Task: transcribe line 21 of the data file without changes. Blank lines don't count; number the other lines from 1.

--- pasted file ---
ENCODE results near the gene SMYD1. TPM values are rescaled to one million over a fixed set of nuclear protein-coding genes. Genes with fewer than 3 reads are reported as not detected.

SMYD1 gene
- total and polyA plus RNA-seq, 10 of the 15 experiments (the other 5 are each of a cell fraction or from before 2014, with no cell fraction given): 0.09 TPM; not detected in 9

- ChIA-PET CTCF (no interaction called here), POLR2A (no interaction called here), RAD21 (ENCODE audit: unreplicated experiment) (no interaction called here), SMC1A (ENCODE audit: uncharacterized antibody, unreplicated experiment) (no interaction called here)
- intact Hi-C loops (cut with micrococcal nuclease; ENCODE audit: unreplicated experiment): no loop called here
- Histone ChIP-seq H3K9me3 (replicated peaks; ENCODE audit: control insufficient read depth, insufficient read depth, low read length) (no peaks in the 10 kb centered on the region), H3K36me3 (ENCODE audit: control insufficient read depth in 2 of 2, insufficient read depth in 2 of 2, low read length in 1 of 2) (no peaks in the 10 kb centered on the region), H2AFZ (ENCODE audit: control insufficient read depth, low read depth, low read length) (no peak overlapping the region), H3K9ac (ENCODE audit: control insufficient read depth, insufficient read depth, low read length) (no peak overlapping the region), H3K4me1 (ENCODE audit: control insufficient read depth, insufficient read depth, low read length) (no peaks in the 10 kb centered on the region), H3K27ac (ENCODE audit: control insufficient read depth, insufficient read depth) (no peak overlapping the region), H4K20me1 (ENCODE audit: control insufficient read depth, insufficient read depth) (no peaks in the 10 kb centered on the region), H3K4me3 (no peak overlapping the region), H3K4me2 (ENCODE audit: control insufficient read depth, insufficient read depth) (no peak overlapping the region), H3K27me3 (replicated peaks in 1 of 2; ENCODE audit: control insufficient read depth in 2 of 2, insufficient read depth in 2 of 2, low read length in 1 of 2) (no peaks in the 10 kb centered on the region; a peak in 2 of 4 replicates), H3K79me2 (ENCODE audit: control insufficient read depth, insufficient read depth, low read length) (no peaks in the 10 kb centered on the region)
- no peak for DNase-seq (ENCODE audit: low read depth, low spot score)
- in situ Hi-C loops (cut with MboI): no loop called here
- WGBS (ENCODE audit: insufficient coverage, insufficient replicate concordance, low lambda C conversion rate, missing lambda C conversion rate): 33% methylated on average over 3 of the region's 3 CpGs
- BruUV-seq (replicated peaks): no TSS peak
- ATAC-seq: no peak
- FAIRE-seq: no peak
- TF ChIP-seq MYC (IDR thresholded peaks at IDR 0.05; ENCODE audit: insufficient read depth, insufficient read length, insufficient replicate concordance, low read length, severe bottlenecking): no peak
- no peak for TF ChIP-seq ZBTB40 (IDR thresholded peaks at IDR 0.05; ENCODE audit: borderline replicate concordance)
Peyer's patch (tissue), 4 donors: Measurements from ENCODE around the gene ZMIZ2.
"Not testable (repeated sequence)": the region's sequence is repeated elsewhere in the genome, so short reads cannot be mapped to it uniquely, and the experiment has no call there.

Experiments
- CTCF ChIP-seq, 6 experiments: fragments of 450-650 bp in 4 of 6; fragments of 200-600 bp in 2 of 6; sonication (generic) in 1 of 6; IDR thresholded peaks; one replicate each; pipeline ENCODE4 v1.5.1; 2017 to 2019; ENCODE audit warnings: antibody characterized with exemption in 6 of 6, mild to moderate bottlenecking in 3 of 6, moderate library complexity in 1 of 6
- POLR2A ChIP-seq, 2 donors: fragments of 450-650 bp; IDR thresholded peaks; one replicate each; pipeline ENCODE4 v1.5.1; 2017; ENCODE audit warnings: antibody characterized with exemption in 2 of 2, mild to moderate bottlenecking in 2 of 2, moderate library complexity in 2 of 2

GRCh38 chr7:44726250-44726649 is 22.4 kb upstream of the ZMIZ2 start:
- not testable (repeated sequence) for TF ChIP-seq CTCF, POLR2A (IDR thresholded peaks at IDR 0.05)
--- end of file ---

- not testable (repeated sequence) for TF ChIP-seq CTCF, POLR2A (IDR thresholded peaks at IDR 0.05)